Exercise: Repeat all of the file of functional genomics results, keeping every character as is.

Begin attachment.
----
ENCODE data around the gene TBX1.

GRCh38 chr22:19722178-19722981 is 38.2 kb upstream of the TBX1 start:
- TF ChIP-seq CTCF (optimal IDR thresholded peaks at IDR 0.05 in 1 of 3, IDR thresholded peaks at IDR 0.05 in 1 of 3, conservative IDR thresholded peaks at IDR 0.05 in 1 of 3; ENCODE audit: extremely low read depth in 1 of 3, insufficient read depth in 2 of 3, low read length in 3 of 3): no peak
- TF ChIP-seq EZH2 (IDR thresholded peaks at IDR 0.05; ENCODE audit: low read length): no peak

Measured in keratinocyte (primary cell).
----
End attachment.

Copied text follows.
ENCODE data around the gene TBX1.

GRCh38 chr22:19722178-19722981 is 38.2 kb upstream of the TBX1 start:
- TF ChIP-seq CTCF (optimal IDR thresholded peaks at IDR 0.05 in 1 of 3, IDR thresholded peaks at IDR 0.05 in 1 of 3, conservative IDR thresholded peaks at IDR 0.05 in 1 of 3; ENCODE audit: extremely low read depth in 1 of 3, insufficient read depth in 2 of 3, low read length in 3 of 3): no peak
- TF ChIP-seq EZH2 (IDR thresholded peaks at IDR 0.05; ENCODE audit: low read length): no peak

Measured in keratinocyte (primary cell).